By Steven Babitsky, Esq.
Expert witnesses play an integral part in most litigated cases. Even experienced trial attorneys make common mistakes in their dealings with their retained expert witnesses. The most common mistakes lawyers make may include:
1. Not Retaining the Experts Early On in the Case
Counsel who retain their experts after deciding on their cause of action, litigation strategy, selection of defendants, and trial strategy are missing an opportunity. Early selection and retention of experts permits counsel to tap into the nuanced knowledge and experience of their experts. Experts may have substantial experience in the area in question and can help counsel avoid costly mistakes in their theories of the case, selection of defendants, etc.
2. Using Their Experts as a Valuable Source of Information
Counsel who look at expert witnesses solely as a way of getting their necessary opinions into evidence are missing a golden opportunity. The experienced and knowledgeable expert can be a valuable resource to help educate counsel as to the science, research, unwritten nuances, strategy, opposing expert, and past experience in being involved in prior litigation on similar issues and fact patterns.
3. Providing the Expert with Adequate Time to Do a High Quality Job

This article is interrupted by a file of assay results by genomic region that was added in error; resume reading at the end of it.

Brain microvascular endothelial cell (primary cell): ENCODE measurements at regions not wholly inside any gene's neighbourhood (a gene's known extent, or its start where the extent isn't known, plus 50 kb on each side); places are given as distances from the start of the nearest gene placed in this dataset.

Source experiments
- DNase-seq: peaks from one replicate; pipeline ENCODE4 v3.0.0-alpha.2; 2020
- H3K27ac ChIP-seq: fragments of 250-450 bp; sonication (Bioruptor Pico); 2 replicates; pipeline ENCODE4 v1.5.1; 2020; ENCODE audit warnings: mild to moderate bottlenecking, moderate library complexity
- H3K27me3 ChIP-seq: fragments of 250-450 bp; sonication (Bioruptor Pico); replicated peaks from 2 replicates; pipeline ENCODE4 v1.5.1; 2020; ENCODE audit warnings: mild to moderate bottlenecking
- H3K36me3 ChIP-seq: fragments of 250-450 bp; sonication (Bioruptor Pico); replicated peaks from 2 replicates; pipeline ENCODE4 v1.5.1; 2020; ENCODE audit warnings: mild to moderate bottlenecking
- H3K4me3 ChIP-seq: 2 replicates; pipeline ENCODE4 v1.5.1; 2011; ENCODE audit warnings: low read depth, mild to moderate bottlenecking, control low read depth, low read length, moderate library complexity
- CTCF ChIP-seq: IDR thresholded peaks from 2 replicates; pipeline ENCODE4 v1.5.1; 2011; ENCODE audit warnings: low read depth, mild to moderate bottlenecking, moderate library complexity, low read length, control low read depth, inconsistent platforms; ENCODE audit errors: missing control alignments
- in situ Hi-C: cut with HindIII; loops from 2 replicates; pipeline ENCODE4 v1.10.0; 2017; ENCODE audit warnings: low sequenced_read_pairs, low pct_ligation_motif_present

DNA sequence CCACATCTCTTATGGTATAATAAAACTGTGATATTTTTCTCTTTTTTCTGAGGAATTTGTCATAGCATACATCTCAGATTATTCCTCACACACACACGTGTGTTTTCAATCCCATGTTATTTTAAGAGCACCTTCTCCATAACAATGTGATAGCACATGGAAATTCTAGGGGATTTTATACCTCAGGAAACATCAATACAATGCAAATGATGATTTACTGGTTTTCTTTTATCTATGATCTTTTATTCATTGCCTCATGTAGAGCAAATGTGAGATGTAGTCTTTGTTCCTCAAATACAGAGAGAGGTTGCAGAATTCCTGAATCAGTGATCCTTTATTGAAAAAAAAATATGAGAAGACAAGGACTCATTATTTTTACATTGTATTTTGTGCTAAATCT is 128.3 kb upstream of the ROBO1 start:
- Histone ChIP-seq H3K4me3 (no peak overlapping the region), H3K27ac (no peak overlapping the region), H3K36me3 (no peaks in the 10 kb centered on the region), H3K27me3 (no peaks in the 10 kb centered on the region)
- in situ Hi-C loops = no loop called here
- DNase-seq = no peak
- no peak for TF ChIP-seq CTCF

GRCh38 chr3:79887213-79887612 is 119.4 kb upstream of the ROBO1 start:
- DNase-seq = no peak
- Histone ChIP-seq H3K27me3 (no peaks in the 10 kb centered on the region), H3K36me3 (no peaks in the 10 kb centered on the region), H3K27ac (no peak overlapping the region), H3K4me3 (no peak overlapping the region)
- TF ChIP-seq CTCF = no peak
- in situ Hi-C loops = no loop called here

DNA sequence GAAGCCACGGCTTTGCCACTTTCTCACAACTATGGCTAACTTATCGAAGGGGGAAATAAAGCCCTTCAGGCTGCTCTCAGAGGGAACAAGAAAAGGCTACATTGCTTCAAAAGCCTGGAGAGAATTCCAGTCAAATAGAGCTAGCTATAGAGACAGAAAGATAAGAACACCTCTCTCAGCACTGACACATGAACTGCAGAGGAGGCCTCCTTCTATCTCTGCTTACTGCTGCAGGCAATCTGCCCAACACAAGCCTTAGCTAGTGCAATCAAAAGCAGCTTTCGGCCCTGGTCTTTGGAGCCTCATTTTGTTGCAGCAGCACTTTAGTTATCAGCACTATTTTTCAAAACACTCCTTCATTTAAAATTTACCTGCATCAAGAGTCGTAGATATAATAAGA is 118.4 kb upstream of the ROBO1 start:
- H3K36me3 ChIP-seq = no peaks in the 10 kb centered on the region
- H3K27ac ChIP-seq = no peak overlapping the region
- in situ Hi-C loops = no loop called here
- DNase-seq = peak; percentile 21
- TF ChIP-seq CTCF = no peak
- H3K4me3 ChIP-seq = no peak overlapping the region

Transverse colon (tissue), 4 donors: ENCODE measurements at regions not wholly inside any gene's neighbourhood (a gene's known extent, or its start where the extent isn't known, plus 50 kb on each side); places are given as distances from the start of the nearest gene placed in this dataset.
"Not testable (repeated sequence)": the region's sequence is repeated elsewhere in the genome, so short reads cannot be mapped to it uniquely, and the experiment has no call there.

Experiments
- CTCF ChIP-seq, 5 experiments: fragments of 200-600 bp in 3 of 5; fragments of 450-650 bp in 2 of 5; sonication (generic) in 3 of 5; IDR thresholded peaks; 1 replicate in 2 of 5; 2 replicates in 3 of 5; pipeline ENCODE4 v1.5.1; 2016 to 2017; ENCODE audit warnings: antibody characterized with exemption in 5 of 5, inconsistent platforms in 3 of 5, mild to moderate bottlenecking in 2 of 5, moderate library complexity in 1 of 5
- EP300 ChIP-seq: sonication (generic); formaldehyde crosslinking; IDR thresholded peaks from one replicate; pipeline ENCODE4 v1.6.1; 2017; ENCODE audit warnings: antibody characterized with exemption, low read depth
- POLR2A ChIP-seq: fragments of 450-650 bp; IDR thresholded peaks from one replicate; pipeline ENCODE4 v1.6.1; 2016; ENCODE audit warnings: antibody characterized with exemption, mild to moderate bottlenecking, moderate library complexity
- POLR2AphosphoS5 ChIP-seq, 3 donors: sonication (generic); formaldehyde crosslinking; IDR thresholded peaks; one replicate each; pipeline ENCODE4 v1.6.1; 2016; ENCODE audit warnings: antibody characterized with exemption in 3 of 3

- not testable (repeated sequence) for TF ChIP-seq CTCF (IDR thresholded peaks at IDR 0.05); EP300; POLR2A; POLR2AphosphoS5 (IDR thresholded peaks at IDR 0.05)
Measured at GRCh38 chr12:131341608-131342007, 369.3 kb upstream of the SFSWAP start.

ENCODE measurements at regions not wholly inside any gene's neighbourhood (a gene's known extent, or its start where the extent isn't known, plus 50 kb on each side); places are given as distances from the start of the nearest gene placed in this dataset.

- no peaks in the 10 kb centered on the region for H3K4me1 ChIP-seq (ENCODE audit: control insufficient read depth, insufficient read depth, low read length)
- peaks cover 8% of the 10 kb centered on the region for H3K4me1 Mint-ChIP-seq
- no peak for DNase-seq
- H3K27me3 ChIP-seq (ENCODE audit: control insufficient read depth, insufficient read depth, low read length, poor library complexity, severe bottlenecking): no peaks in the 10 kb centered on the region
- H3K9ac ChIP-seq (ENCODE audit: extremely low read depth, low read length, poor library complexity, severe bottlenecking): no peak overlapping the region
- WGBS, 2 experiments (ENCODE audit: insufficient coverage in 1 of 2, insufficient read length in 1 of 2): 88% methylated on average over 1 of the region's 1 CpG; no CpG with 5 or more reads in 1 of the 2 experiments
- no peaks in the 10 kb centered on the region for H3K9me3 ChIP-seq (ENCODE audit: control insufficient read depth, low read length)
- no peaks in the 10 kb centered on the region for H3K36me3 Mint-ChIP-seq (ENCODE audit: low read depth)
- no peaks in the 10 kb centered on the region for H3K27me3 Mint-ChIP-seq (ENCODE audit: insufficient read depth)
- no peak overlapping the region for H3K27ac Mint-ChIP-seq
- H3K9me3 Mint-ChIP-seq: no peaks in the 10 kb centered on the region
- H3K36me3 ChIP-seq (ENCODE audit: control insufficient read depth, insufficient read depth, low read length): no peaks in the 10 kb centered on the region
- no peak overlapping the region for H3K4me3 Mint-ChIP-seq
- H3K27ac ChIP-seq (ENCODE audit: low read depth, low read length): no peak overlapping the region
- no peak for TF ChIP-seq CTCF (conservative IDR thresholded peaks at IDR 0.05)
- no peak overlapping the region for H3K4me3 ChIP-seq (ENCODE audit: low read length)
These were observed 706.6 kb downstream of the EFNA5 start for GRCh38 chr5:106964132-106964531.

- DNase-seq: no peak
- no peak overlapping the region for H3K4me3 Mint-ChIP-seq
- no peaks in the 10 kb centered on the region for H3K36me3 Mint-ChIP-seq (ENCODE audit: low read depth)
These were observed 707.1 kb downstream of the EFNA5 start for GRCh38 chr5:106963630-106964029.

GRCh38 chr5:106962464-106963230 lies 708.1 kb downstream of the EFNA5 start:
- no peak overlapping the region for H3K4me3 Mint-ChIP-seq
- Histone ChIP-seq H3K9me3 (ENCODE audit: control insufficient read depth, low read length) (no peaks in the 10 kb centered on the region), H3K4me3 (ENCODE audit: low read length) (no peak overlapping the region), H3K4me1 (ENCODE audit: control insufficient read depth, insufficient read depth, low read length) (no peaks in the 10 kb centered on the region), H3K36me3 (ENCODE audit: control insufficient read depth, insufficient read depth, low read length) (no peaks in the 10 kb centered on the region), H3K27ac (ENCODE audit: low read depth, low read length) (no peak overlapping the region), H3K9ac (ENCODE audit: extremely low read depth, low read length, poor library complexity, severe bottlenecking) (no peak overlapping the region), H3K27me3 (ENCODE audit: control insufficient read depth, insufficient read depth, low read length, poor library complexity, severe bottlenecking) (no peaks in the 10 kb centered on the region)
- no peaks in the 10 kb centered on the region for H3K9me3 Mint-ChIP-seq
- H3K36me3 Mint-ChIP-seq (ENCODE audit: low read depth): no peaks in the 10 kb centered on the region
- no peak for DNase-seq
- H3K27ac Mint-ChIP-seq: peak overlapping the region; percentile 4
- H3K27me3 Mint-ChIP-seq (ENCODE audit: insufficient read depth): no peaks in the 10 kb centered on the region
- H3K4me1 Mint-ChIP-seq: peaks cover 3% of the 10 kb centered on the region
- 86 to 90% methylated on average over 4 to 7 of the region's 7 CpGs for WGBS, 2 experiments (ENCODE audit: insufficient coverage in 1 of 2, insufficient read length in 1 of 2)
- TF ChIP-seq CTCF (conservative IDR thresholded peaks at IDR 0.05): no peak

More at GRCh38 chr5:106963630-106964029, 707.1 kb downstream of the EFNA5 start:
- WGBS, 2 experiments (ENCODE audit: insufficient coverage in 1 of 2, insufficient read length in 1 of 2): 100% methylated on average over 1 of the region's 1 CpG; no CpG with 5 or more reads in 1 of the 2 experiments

Counsel should give their expert witnesses adequate time to conduct their investigation and research, write their reports, and prepare for their depositions and trial. Last minute assignments and deadlines often result in mistakes, errors, and omissions which could have been avoided had adequate time been provided to the expert.
4. Providing the Records in a Timely Fashion Necessary for the Expert to Do an Excellent Job
Counsel who selectively provide records, portions of records, or deposition transcripts, etc. make it difficult for the expert to follow their protocol and reach solid defensible opinions. Last minute “data dumps” can and often do result in missed opportunities for completeness and high quality reports and testimony.
5. Micromanaging the Expert Witness
Counsel who unduly restricts their expert from conducting thorough investigations, inspections, testing, research, reviewing documents, etc. may harm their cases. These experts may later be hard pressed to explain/defend these omissions/inactions. It will never be sufficient or helpful when the expert has to testify there was an insufficient budget to do what should have been done.
6. Fighting About Fees
One of the more common areas of friction between counsel and their experts is the amount and timely payment of the expert’s fees. This can result in bad blood, unhappy experts and lawyers, stoppage of work, and unnecessary distractions. In some cases communication between counsel and the expert completely breaks down. The fee problem can and should be avoided with a written fee agreement, timely bills and payment, and discussion and resolutions of any fee and payment misunderstandings.